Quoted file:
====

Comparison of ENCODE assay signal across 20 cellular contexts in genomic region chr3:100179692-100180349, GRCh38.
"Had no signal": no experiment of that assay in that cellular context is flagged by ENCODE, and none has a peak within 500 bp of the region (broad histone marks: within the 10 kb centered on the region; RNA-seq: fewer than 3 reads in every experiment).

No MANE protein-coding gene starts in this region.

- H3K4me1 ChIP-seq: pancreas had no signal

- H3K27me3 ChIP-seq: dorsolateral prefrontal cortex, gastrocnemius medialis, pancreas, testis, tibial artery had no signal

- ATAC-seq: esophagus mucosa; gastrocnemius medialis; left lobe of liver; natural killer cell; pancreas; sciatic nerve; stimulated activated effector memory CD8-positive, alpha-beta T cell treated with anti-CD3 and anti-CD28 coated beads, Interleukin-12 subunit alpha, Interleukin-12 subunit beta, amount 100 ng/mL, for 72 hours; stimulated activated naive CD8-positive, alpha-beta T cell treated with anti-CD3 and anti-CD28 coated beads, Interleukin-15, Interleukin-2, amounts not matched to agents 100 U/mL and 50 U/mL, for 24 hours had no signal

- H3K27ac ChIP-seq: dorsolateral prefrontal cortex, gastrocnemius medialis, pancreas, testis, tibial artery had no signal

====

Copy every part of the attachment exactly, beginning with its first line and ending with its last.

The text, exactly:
Comparison of ENCODE assay signal across 20 cellular contexts in genomic region chr3:100179692-100180349, GRCh38.
"Had no signal": no experiment of that assay in that cellular context is flagged by ENCODE, and none has a peak within 500 bp of the region (broad histone marks: within the 10 kb centered on the region; RNA-seq: fewer than 3 reads in every experiment).

No MANE protein-coding gene starts in this region.

- H3K4me1 ChIP-seq: pancreas had no signal

- H3K27me3 ChIP-seq: dorsolateral prefrontal cortex, gastrocnemius medialis, pancreas, testis, tibial artery had no signal

- ATAC-seq: esophagus mucosa; gastrocnemius medialis; left lobe of liver; natural killer cell; pancreas; sciatic nerve; stimulated activated effector memory CD8-positive, alpha-beta T cell treated with anti-CD3 and anti-CD28 coated beads, Interleukin-12 subunit alpha, Interleukin-12 subunit beta, amount 100 ng/mL, for 72 hours; stimulated activated naive CD8-positive, alpha-beta T cell treated with anti-CD3 and anti-CD28 coated beads, Interleukin-15, Interleukin-2, amounts not matched to agents 100 U/mL and 50 U/mL, for 24 hours had no signal

- H3K27ac ChIP-seq: dorsolateral prefrontal cortex, gastrocnemius medialis, pancreas, testis, tibial artery had no signal